Horton said that 65 Caltrans employees are on TRB committees and other panels.
All TRB research projects have oversight panels, which are also composed of volunteers. To serve on those panels, Pedersen said, represents “a great opportunity for state DOT staff to be interacting with experts on a subject area that we’re doing a project on.” He himself participated on several TRB panels during his eight-year tenure as Maryland’s state highway administrator.
Prior to attaining his current post, Pedersen logged 35 years of volunteer activities with the TRB. Horton participates in the national organization as committee chair for the implementation of NCHRP projects. Former Caltrans Director Malcolm Dougherty was Caltrans’ last executive committee chair for TRB. Caltrans Asset Manager Michael B. Johnson and Chief Counsel Jeanne Scherer are now involved with the nonprofit, as are several rank-and-file employees.
Horton pointed out that the TRB is “providing research and information that can be used by the practitioner – the staff, the office chiefs, the seniors in the field – to impact projects and impact changes in business practices. So even though it sounds all global and has all these muckety-mucks, the managers involved at the high level, in reality a good focus of the thing is to provide a lot of the technical changes and information to improve our projects, improve our roadway, improve accessibility and other things. That’s where the staff really benefit. …
“What I really want the staff to understand, TRB – it’s a great professional development. If you have a problem, it provides a mechanism for (finding) solutions,” often developed at other states’ DOTs. “There’s a body of knowledge out there that the staff can use to fix their problems.”
According to Pedersen, Takigawa told him that from $5 million that Caltrans invested in TRB research efforts, the state has received about $20 million worth of research findings. That’s an example of how, by pooling their research dollars, state DOTs can share resources and improve together.
Pedersen cited pavement refinements and accelerated bridge construction techniques as two especially valuable research topics covered by the TRB.
Climate change is becoming another hot topic, no pun intended. Pedersen said the TRB is becoming increasingly invested in “adaptation” projects, such as ways to make highways more flood-proof. “More and more we’re also getting into issues like greenhouse gas emissions,” he added.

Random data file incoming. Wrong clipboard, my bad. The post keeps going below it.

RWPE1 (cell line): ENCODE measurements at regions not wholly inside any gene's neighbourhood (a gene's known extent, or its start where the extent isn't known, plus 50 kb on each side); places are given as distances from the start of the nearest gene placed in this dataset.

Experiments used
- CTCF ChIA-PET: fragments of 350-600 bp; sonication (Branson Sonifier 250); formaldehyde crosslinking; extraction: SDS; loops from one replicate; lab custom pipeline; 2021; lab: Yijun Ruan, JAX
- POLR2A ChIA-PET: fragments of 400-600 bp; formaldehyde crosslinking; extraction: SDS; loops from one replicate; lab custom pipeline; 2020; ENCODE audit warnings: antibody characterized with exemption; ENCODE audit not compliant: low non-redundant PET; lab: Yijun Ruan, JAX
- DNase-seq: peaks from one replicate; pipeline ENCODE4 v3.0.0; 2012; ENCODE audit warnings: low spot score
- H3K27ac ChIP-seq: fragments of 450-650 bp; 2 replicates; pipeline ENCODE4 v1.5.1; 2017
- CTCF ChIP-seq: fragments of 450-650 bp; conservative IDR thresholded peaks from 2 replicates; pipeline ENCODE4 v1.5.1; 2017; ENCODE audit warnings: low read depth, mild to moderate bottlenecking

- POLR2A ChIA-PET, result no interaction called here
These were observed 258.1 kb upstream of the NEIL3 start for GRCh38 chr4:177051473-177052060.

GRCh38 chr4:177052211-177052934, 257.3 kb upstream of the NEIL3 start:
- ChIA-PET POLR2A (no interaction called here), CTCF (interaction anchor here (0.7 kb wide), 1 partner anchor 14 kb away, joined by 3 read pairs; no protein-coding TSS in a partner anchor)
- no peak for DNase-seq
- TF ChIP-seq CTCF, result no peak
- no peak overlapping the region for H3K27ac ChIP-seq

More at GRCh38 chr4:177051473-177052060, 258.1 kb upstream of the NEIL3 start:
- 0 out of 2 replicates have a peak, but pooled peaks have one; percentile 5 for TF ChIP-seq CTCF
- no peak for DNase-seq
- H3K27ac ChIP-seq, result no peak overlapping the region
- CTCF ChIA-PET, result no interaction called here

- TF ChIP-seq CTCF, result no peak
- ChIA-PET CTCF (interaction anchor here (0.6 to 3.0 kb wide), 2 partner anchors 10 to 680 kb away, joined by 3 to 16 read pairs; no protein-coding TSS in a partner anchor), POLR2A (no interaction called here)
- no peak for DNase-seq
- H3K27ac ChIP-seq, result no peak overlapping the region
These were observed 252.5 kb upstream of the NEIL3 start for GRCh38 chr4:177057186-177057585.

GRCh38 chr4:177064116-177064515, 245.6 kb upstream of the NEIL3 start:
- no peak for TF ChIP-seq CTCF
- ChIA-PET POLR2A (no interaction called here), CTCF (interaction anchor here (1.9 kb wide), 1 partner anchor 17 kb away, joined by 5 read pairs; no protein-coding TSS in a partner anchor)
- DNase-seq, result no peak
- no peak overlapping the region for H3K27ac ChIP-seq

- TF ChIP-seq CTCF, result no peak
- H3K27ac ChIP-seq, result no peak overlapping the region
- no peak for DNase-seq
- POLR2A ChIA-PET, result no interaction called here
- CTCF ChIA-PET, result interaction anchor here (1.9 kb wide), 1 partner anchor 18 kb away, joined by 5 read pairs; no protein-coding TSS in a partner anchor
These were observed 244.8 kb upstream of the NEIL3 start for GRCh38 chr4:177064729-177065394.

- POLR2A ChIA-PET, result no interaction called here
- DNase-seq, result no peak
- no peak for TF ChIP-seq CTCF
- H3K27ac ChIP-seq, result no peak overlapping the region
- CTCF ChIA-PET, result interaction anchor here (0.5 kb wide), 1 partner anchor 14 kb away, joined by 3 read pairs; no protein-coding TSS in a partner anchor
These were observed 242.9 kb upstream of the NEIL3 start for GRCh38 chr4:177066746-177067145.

Clearly, Pedersen travels a lot for his job. “What I do like to do is try to expose people within leadership positions in state DOTs that may not be aware of all of the things that TRB does, or how they can take advantage of TRB,” he said that afternoon in Sacramento.
“I like these visits because it helps me to hear what the issues are in the individual state DOTs so I can make sure that we are being responsive to the needs of the state DOTs. It’s very important, since they are paying our bill, that we’re giving them good customer service.”
One “clear message” Pedersen said he received on his visit to California: “We really need to be addressing the issue of the relationship between transportation and housing. The linkage between the two, and how transportation (can) help support housing policy.” He also said he and the Caltrans board spent “quite a bit of time” discussing equity issues.
Hundreds of archived webinars, accessible via www.TRB.org/webinars, provide detailed information about transportation issues, reports and TRB committees’ activities. Listen in and you may be eligible for continuing-education credits.
Volunteer opportunities abound for those who want to become involved with the TRB, which maintains more than 200 standing committees and task forces that tackle all sorts of transportation-related issues in great depth. To learn more about volunteer possibilities, visit www.TRB.org/finance/joinsupportTRB.aspx.